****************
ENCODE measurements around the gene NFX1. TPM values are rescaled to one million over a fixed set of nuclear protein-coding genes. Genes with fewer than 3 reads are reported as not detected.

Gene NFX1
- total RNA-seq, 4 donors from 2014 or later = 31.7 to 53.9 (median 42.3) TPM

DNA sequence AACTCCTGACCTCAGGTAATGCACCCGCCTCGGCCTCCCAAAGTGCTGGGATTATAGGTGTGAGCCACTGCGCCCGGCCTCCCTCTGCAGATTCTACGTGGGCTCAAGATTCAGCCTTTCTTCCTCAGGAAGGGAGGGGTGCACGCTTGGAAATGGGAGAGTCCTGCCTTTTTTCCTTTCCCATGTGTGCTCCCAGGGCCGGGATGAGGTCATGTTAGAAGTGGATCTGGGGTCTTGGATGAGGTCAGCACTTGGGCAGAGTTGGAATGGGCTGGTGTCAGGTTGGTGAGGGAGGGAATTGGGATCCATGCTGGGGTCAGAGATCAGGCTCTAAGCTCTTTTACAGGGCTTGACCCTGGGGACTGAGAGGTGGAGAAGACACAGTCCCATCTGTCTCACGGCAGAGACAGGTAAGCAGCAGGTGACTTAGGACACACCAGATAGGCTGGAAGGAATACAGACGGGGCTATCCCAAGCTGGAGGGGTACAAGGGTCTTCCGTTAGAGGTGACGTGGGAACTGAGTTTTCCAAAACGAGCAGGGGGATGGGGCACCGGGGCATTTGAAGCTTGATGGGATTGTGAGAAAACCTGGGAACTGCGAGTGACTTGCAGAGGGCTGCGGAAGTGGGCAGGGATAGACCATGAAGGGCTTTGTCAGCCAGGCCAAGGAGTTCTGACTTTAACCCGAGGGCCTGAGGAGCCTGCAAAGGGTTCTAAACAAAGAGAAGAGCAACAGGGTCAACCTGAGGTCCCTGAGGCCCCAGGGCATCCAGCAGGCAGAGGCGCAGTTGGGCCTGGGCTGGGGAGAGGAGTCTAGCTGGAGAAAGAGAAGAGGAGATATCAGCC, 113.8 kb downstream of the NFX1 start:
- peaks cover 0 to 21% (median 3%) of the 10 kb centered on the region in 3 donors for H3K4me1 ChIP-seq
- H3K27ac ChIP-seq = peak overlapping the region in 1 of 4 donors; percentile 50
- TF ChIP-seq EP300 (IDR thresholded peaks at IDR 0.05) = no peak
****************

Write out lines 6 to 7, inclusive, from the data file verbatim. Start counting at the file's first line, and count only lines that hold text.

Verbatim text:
- H3K27ac ChIP-seq = peak overlapping the region in 1 of 4 donors; percentile 50
- TF ChIP-seq EP300 (IDR thresholded peaks at IDR 0.05) = no peak